Quick Q&A: What is robotic process automation?

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October 01, 2018

PwC Health Research Institute: 

When you have clients who come to you and they're concerned about transformative technologies coming into the market, what do you tell them?

Zach Sachen, PwC partner

Zach Sachen, PwC partner:

There is a big bucket of technologies that are out there today. Our research shows over 150 major technologies that are worth a preliminary investigation.

The next thing is to help health organizations get clarity on those that will matter most. We start gaining clarity by looking at one major dimension: how applicable is the technology when it comes to solving multiple problems across the globe?

We've found that there is a select group of technologies that stand out in this regard - we call them the essential eight. Conversations often move towards one or more of the essential eight.

For example robots is a popular one - specifically robotic process automation, or RPA. RPA has been around a long time, but it's really taking off now because people are using it in combination with artificial intelligence. They are complementary, and when used together, can have a profound impact across industries. This same goes for other technology combinations - exponential power comes from combining these technologies.

"What’s different today about robotic process automation is that there are better tool sets that improve the ease and speed with which we can build, deploy and manage these automated processes... and deliver value and results back to the business."

PwC Health Research Institute:

What is robotic process automation (RPA) and how is it different from “traditional” automation?

Chris Joyce, PwC principal

Chris Joyce, PwC principal:

There are some elements of automation that are well-established. We have been doing scripting, screen scraping and process automation through a number of other tools for years. What’s different today about [RPA] is that there are better tool sets that improve the ease and speed with which we can build, deploy and manage these automated processes, such as bots, and deliver value and results back to the business. And from there, we can also layer in intelligent processing automation, leverage analytics and machine learning in different ways. That’s really when we unlock incremental value compared to some of the legacy technologies that have been around for years.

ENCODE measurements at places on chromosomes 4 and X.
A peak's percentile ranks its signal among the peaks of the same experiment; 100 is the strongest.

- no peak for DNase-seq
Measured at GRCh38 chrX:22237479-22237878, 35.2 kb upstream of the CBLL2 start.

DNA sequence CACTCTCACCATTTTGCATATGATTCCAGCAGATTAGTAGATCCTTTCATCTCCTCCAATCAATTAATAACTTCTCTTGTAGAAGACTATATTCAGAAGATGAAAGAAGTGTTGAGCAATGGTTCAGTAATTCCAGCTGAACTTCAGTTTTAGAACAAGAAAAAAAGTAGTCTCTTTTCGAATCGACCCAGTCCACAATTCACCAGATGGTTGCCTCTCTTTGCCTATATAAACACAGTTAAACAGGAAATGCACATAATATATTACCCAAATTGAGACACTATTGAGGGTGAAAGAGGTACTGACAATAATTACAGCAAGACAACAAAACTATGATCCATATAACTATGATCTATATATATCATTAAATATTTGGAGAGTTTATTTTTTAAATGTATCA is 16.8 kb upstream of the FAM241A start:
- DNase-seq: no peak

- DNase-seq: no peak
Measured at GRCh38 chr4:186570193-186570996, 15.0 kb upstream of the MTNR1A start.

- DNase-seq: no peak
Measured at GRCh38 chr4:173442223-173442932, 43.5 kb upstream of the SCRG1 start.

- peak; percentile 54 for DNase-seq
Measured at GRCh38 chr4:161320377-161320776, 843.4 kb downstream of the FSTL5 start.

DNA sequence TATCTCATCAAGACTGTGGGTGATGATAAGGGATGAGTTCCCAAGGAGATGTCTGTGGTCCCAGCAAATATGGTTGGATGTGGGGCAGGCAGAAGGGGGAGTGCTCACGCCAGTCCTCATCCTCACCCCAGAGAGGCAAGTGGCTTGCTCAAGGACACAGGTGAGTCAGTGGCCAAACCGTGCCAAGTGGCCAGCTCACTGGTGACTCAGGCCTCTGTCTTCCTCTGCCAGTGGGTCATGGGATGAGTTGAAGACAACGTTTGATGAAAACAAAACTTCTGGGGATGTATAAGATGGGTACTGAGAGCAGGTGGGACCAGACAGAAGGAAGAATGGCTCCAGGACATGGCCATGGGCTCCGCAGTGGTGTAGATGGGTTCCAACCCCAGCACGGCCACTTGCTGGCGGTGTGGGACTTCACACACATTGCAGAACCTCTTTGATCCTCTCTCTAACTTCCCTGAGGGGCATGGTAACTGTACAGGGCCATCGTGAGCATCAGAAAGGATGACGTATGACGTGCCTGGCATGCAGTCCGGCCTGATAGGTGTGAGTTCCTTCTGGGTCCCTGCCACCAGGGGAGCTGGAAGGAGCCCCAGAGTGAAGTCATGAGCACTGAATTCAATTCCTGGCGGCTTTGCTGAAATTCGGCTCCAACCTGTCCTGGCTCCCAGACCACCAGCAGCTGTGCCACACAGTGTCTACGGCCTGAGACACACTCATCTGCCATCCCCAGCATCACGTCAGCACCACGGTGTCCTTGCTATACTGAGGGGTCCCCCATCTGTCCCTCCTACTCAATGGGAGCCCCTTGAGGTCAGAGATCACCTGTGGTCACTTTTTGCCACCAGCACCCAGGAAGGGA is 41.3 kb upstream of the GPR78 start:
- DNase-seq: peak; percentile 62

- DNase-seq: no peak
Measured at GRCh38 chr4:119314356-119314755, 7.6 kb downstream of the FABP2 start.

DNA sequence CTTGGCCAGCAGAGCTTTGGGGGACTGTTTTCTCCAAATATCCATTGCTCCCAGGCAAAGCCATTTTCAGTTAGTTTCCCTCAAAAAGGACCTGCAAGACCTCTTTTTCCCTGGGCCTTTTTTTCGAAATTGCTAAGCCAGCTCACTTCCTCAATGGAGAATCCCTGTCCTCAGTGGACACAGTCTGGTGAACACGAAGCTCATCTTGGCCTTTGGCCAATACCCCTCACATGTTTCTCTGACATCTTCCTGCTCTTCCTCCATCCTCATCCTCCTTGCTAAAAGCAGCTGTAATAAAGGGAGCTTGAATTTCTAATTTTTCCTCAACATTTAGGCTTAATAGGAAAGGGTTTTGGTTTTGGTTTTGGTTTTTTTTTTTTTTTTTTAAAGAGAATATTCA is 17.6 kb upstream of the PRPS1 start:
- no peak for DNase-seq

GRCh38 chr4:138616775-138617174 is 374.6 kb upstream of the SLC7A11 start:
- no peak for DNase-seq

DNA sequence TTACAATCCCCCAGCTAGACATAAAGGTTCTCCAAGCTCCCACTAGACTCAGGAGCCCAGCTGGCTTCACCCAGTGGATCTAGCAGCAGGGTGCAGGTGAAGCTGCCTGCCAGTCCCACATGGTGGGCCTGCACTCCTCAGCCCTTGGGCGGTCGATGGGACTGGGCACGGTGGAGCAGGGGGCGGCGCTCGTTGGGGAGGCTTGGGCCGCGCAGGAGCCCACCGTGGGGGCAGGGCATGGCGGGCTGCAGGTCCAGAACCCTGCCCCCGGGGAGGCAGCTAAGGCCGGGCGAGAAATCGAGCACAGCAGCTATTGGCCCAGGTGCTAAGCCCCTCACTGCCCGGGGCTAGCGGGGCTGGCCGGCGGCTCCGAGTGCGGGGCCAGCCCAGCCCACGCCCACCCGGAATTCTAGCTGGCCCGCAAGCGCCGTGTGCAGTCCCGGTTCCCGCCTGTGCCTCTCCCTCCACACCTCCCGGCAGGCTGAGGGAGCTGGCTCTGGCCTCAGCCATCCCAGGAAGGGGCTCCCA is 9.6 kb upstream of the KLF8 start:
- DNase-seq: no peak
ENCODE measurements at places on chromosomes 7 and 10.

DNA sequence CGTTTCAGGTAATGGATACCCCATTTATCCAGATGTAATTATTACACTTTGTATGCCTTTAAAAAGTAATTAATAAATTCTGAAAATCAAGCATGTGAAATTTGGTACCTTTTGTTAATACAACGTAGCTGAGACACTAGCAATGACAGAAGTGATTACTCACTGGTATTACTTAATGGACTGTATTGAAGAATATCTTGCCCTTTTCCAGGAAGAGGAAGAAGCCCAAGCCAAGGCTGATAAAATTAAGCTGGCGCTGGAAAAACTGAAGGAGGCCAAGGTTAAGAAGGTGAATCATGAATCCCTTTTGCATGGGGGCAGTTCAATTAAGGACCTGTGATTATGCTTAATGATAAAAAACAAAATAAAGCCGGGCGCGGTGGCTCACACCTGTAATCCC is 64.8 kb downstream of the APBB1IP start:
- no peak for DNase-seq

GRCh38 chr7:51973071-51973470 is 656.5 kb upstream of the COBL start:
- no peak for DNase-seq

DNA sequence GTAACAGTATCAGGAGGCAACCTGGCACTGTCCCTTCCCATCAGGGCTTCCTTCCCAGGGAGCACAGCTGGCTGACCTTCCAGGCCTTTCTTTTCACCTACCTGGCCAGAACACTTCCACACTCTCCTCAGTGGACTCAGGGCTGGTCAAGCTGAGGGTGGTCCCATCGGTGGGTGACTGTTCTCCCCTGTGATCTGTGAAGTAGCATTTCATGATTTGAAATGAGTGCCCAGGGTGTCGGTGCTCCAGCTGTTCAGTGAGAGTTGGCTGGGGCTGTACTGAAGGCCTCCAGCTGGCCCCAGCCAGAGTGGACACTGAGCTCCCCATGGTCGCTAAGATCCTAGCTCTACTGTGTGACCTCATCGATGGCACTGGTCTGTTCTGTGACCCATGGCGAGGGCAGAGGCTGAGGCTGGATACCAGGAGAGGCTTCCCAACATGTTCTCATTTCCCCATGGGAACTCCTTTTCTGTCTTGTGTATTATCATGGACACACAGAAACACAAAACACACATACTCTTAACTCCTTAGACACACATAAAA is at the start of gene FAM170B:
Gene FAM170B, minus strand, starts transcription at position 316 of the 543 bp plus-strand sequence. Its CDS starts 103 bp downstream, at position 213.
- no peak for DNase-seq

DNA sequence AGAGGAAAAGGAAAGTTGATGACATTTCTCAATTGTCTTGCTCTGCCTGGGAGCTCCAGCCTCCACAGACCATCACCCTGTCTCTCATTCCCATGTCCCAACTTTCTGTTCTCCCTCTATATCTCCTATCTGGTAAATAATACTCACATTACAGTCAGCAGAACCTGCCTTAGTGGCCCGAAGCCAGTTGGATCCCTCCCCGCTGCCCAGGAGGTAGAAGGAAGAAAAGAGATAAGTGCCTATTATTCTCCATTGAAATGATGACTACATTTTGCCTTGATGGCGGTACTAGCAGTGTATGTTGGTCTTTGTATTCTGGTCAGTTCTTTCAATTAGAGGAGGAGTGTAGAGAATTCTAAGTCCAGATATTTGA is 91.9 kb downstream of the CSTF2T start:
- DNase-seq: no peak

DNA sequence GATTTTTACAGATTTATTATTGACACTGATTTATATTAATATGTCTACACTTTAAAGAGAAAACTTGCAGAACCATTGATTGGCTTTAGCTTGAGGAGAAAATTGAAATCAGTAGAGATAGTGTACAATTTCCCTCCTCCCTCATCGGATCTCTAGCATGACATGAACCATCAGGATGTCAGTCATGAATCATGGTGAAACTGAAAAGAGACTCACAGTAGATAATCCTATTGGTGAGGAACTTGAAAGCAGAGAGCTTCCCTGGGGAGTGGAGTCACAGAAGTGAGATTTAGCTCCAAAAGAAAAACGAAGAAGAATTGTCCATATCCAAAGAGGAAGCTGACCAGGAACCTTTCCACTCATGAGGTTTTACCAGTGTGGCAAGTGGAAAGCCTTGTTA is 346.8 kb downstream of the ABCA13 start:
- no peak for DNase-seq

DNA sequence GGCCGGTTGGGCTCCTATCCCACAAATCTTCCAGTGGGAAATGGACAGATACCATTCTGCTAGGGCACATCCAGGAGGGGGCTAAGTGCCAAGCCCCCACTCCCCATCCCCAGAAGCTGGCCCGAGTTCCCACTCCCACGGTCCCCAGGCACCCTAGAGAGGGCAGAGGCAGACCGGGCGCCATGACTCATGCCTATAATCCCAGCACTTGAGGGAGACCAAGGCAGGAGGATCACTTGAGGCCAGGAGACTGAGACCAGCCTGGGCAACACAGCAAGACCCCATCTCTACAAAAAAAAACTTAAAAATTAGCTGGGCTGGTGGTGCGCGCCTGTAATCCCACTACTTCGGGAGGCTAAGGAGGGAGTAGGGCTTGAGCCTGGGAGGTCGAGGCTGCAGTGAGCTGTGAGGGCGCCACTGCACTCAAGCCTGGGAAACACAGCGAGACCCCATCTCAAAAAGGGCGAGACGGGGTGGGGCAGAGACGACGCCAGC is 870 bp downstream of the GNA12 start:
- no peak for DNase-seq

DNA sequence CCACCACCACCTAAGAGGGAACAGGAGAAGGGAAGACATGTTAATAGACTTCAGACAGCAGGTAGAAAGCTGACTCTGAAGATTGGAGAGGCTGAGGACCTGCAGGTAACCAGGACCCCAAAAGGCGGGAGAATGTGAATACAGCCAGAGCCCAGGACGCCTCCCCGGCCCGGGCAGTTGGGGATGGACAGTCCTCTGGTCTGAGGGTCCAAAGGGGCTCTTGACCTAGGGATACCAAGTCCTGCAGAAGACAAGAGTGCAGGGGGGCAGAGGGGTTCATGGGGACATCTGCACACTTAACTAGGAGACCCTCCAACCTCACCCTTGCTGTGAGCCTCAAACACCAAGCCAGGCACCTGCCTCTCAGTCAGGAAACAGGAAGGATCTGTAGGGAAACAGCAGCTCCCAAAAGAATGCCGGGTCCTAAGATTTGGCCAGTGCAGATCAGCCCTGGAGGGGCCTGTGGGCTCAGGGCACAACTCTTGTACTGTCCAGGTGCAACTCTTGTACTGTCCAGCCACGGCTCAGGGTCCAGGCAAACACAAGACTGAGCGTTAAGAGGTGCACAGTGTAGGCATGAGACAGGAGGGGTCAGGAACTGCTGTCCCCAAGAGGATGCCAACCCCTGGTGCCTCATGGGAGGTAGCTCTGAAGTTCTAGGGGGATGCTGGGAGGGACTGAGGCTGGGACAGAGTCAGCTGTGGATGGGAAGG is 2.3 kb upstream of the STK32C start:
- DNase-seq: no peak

PwC Health Research Institute:

How is RPA different from artificial intelligence (AI) and machine learning?

Chris Joyce: 

They are different. RPA could automate a simple task or a complex task that spans multiple platforms or business units, but that doesn’t necessarily require AI to function. What we see in the market is that when you stack a couple of these technologies on top of each other, you get a multiplier effect. So when you deploy an automated process or a bot, and then enhance the way it operates through analytics or artificial intelligence, you get a multiplier effect in the value delivered. Adaptive and self-improving bots are being implemented within pilot projects, and will likely be implemented at scale within the coming years.

PwC Health Research Institute:

Are most of these RPA functions back office or can they also interact with customers?

Chris Joyce: 

I think there are absolutely front office opportunities and we are seeing some of our clients building and testing out use cases here. But honestly, most of the uptake right now is in the back office, or within shared service and corporate functions, such as tax, finance and accounting and procurement.

But regardless of the focus area, there are a few things that remain constant and that create opportunities for us to help our clients. In addition to the strategy and execution work we see happening here, many organizations are starting to now really appreciate the risks that are associated with RPA - even though technologies exist to allow organizations to quickly automate a process, there are still important activities you need to perform to manage compliance risks, to protect sensitive information, and to build something that you can operationalize and manage over time.

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